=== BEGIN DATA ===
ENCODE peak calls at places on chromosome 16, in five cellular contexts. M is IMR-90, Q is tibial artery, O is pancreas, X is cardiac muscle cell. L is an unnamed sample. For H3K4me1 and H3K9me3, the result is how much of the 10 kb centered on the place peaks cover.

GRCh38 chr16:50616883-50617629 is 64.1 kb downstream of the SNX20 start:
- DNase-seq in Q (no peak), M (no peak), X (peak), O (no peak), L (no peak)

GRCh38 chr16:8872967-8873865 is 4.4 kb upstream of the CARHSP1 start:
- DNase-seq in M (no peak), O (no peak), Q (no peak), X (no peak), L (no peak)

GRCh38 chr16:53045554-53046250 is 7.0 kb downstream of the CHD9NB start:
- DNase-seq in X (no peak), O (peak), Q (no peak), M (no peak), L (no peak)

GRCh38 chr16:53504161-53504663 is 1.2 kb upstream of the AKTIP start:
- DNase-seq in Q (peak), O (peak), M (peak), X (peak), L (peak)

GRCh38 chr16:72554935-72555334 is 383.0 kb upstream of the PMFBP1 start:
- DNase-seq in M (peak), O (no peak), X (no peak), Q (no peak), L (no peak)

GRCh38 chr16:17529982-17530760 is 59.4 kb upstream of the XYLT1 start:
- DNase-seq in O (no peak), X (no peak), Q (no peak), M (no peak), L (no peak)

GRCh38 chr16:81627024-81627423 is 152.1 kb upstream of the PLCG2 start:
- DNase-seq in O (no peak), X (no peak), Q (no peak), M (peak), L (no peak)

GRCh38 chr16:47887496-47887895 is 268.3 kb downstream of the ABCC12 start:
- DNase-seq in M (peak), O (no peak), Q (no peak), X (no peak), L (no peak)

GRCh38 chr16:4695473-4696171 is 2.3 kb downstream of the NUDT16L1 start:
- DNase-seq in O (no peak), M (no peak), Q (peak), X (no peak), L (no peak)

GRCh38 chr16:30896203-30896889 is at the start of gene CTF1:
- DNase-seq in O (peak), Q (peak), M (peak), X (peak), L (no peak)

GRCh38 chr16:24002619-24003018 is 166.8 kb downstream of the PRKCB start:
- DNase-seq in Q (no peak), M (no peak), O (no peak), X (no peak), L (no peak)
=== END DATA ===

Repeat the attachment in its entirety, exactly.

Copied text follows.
ENCODE peak calls at places on chromosome 16, in five cellular contexts. M is IMR-90, Q is tibial artery, O is pancreas, X is cardiac muscle cell. L is an unnamed sample. For H3K4me1 and H3K9me3, the result is how much of the 10 kb centered on the place peaks cover.

GRCh38 chr16:50616883-50617629 is 64.1 kb downstream of the SNX20 start:
- DNase-seq in Q (no peak), M (no peak), X (peak), O (no peak), L (no peak)

GRCh38 chr16:8872967-8873865 is 4.4 kb upstream of the CARHSP1 start:
- DNase-seq in M (no peak), O (no peak), Q (no peak), X (no peak), L (no peak)

GRCh38 chr16:53045554-53046250 is 7.0 kb downstream of the CHD9NB start:
- DNase-seq in X (no peak), O (peak), Q (no peak), M (no peak), L (no peak)

GRCh38 chr16:53504161-53504663 is 1.2 kb upstream of the AKTIP start:
- DNase-seq in Q (peak), O (peak), M (peak), X (peak), L (peak)

GRCh38 chr16:72554935-72555334 is 383.0 kb upstream of the PMFBP1 start:
- DNase-seq in M (peak), O (no peak), X (no peak), Q (no peak), L (no peak)

GRCh38 chr16:17529982-17530760 is 59.4 kb upstream of the XYLT1 start:
- DNase-seq in O (no peak), X (no peak), Q (no peak), M (no peak), L (no peak)

GRCh38 chr16:81627024-81627423 is 152.1 kb upstream of the PLCG2 start:
- DNase-seq in O (no peak), X (no peak), Q (no peak), M (peak), L (no peak)

GRCh38 chr16:47887496-47887895 is 268.3 kb downstream of the ABCC12 start:
- DNase-seq in M (peak), O (no peak), Q (no peak), X (no peak), L (no peak)

GRCh38 chr16:4695473-4696171 is 2.3 kb downstream of the NUDT16L1 start:
- DNase-seq in O (no peak), M (no peak), Q (peak), X (no peak), L (no peak)

GRCh38 chr16:30896203-30896889 is at the start of gene CTF1:
- DNase-seq in O (peak), Q (peak), M (peak), X (peak), L (no peak)

GRCh38 chr16:24002619-24003018 is 166.8 kb downstream of the PRKCB start:
- DNase-seq in Q (no peak), M (no peak), O (no peak), X (no peak), L (no peak)